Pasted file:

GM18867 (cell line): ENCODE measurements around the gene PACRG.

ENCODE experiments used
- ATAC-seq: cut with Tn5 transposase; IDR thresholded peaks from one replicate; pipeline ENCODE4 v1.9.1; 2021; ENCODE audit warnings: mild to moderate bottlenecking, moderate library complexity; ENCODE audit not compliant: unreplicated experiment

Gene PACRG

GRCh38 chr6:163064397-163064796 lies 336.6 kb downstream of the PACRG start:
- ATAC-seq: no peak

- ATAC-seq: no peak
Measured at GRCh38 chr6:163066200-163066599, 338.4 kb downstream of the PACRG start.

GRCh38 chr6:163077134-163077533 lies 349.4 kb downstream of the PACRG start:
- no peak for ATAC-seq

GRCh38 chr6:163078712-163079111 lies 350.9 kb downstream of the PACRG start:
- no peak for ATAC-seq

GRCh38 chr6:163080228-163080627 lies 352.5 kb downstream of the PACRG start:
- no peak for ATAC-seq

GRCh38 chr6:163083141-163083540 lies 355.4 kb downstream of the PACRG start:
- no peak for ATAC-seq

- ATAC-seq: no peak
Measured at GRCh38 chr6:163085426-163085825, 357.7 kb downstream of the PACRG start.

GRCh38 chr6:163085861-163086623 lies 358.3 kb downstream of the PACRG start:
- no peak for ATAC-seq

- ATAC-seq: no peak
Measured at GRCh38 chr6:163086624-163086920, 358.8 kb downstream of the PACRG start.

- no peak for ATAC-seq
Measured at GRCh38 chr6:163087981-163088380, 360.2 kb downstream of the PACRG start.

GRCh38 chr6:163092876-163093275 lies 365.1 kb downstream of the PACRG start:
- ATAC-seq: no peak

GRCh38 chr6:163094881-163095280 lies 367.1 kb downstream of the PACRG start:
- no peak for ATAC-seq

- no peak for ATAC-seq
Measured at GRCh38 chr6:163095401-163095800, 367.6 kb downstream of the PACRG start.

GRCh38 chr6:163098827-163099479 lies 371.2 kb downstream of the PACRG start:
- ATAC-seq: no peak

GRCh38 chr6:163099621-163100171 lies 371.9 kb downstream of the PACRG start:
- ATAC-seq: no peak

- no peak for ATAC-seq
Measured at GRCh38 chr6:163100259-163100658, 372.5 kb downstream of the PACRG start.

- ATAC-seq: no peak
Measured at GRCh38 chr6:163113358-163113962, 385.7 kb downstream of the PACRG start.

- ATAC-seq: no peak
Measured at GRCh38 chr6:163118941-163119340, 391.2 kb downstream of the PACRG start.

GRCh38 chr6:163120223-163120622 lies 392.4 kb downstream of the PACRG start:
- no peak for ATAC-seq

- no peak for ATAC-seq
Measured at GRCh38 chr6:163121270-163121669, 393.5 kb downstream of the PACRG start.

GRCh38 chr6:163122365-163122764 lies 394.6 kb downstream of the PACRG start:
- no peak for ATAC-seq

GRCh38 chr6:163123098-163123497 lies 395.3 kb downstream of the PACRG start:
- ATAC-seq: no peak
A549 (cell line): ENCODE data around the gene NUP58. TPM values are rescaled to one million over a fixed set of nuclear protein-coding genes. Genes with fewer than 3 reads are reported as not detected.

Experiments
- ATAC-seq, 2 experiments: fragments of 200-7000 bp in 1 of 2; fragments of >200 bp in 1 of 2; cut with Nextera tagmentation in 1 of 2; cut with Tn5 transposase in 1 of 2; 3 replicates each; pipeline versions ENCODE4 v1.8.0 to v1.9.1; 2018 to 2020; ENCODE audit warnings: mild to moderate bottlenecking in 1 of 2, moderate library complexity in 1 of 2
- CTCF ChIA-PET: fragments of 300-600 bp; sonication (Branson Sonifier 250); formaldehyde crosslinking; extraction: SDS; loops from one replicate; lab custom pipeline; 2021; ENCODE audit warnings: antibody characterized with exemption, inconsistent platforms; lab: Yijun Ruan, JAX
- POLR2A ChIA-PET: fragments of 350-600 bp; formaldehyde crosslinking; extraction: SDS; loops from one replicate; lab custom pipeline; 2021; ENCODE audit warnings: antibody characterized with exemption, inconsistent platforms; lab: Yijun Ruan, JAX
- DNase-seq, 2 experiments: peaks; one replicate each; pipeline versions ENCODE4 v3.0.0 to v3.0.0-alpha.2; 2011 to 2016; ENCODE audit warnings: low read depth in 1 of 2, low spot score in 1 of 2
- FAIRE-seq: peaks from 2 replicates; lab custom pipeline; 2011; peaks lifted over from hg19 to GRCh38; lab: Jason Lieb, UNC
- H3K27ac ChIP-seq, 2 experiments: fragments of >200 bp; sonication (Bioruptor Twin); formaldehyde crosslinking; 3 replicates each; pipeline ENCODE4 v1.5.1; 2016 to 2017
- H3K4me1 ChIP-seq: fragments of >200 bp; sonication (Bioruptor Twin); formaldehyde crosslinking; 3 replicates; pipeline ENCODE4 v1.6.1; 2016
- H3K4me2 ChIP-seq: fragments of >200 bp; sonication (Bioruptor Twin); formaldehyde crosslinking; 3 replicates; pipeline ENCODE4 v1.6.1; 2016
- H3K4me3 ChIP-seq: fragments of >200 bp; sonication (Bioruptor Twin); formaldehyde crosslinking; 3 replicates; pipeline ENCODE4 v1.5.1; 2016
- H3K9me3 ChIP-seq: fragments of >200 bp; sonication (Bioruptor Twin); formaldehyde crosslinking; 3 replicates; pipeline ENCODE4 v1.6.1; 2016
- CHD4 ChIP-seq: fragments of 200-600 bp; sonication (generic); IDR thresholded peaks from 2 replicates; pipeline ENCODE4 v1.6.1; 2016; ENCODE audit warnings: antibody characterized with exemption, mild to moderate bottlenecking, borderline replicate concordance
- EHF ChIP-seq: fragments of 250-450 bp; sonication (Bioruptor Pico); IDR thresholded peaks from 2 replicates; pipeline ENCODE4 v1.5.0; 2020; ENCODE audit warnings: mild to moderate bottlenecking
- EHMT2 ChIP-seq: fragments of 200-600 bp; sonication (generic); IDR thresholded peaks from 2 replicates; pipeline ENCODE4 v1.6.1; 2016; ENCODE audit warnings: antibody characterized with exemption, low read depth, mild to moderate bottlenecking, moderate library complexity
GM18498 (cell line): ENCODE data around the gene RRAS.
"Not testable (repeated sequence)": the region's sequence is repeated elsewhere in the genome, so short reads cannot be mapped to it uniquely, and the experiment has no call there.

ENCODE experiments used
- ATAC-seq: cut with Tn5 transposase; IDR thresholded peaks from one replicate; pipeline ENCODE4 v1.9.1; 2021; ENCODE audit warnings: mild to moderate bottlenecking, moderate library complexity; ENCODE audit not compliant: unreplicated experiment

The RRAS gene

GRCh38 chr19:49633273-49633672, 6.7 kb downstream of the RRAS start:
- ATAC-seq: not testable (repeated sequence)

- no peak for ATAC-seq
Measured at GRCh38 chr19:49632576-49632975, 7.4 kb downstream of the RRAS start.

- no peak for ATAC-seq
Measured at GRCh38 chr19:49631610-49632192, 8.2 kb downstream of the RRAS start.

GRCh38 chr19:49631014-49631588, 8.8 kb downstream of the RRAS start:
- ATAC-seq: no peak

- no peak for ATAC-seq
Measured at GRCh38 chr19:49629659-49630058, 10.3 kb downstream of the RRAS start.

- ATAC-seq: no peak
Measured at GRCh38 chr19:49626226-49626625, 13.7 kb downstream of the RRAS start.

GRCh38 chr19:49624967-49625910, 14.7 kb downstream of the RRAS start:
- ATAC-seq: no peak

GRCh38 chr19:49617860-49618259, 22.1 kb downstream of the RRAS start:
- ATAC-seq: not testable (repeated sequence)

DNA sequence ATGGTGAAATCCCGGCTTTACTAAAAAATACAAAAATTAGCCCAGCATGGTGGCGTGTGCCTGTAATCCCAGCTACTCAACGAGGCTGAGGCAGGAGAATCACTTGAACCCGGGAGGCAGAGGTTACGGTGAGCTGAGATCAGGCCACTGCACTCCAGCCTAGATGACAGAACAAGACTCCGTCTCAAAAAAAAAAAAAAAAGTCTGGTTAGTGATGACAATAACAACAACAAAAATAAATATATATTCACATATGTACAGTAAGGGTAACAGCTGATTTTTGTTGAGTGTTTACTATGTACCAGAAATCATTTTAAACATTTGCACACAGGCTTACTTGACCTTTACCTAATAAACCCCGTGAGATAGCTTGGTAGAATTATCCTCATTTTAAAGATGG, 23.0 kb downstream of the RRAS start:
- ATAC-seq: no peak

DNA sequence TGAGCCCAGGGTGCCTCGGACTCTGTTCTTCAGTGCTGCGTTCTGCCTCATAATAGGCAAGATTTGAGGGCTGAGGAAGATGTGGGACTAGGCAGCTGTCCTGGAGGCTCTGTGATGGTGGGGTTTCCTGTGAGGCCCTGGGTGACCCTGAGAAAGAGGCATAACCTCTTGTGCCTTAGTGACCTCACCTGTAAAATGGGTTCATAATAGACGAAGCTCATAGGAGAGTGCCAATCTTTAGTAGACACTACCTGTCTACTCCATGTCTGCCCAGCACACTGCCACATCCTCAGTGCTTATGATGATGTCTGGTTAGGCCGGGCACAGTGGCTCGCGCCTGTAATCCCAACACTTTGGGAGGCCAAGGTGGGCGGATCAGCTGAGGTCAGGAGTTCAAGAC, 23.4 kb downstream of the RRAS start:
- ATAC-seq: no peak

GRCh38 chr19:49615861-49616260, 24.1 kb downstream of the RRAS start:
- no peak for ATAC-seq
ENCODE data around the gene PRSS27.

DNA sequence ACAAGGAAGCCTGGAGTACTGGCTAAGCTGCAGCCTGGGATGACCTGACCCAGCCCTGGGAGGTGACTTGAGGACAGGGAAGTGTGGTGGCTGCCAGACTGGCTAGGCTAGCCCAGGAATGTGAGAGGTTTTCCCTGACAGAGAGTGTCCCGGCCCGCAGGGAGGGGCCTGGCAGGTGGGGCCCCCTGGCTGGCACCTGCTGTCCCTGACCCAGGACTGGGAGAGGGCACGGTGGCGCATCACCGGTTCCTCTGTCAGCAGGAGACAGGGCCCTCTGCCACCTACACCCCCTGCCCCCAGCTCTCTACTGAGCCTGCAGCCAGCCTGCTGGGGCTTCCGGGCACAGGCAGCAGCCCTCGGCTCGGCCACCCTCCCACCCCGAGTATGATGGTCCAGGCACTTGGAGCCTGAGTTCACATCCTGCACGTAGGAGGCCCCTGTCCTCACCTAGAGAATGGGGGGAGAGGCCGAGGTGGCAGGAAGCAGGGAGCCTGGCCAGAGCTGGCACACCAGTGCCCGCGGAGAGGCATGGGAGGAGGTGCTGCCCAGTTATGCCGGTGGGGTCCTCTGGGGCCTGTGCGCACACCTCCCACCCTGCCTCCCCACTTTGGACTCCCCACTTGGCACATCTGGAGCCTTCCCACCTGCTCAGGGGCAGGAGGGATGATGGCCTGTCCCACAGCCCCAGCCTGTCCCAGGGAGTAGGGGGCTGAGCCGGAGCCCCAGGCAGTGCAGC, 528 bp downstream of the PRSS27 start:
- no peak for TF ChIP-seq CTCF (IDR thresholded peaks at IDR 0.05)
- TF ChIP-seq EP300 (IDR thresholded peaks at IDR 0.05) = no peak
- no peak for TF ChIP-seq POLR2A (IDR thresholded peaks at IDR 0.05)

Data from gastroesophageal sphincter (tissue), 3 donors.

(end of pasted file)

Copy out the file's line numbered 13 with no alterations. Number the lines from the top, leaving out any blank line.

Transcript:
GRCh38 chr6:163080228-163080627 lies 352.5 kb downstream of the PACRG start: